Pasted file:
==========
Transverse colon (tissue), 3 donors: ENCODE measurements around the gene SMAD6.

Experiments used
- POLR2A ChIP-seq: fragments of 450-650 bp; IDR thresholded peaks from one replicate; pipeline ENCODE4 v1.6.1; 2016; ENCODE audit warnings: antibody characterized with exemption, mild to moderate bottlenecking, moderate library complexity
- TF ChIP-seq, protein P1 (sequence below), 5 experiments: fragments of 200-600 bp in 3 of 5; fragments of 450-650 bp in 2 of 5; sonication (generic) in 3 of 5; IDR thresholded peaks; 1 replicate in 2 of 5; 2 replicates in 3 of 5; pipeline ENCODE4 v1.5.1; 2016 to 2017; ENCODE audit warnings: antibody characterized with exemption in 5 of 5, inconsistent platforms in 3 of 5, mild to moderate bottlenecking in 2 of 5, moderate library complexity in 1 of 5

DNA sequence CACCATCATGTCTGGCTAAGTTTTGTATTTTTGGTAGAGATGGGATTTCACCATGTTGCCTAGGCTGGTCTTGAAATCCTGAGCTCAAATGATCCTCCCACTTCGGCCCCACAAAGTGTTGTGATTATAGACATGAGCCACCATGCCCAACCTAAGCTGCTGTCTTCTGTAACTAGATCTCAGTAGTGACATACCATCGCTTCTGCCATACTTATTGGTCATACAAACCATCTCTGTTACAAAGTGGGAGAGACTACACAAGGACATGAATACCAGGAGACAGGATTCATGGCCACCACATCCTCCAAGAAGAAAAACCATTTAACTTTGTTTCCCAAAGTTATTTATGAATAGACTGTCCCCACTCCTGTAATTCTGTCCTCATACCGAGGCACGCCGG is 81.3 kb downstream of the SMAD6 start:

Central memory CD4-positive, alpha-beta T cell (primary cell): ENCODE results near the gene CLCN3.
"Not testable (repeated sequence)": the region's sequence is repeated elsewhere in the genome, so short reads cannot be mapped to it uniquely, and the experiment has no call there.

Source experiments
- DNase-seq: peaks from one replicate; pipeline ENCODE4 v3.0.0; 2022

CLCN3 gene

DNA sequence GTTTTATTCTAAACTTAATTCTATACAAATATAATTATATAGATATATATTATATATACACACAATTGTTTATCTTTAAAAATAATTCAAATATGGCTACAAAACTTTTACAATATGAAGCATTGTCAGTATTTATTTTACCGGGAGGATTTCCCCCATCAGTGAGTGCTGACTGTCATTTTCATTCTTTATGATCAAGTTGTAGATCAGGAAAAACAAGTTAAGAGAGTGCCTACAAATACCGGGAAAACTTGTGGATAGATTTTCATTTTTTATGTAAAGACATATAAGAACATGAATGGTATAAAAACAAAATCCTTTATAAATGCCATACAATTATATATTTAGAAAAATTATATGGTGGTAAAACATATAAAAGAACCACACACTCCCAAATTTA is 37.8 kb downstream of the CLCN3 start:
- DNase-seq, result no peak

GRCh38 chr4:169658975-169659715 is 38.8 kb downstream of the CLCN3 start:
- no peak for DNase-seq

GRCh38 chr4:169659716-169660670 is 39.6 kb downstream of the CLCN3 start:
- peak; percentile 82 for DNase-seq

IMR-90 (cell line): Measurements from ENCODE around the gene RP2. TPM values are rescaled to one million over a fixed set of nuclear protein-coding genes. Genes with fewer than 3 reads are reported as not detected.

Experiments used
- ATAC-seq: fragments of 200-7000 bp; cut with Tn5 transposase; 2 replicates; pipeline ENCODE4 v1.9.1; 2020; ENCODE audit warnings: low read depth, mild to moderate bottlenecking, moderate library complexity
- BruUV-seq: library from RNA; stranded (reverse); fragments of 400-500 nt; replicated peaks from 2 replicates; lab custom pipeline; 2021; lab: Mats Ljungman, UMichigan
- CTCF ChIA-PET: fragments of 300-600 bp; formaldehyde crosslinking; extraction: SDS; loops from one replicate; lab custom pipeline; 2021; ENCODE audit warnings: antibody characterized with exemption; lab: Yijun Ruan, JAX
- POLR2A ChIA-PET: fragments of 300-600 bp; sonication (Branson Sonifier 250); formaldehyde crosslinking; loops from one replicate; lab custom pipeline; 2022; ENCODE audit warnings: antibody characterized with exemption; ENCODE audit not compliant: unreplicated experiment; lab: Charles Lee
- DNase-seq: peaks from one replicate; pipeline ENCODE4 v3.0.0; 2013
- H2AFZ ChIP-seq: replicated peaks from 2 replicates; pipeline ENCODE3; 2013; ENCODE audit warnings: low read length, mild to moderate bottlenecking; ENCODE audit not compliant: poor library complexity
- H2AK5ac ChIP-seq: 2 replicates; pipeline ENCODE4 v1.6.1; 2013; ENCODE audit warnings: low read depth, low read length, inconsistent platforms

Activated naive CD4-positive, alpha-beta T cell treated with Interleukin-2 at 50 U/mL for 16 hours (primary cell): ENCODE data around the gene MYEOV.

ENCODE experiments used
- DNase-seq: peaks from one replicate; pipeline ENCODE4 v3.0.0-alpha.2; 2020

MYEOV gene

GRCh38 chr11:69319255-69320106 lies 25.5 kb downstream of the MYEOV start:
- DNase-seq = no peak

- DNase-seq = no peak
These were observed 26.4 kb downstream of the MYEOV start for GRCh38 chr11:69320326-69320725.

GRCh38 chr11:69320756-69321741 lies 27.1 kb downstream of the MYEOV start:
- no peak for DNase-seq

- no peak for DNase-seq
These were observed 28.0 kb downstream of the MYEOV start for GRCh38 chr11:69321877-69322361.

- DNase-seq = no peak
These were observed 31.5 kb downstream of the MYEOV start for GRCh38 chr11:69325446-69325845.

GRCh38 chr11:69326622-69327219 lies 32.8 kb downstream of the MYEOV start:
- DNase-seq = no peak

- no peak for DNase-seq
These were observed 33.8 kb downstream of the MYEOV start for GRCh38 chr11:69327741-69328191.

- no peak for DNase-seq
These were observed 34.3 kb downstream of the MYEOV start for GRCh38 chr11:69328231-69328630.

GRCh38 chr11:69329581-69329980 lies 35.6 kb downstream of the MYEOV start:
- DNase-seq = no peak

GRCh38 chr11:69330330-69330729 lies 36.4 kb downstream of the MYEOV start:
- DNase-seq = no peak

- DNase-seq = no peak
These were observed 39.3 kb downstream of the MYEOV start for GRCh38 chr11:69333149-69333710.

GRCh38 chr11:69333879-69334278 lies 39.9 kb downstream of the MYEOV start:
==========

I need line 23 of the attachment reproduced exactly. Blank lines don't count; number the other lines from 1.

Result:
- DNase-seq: peaks from one replicate; pipeline ENCODE4 v3.0.0; 2013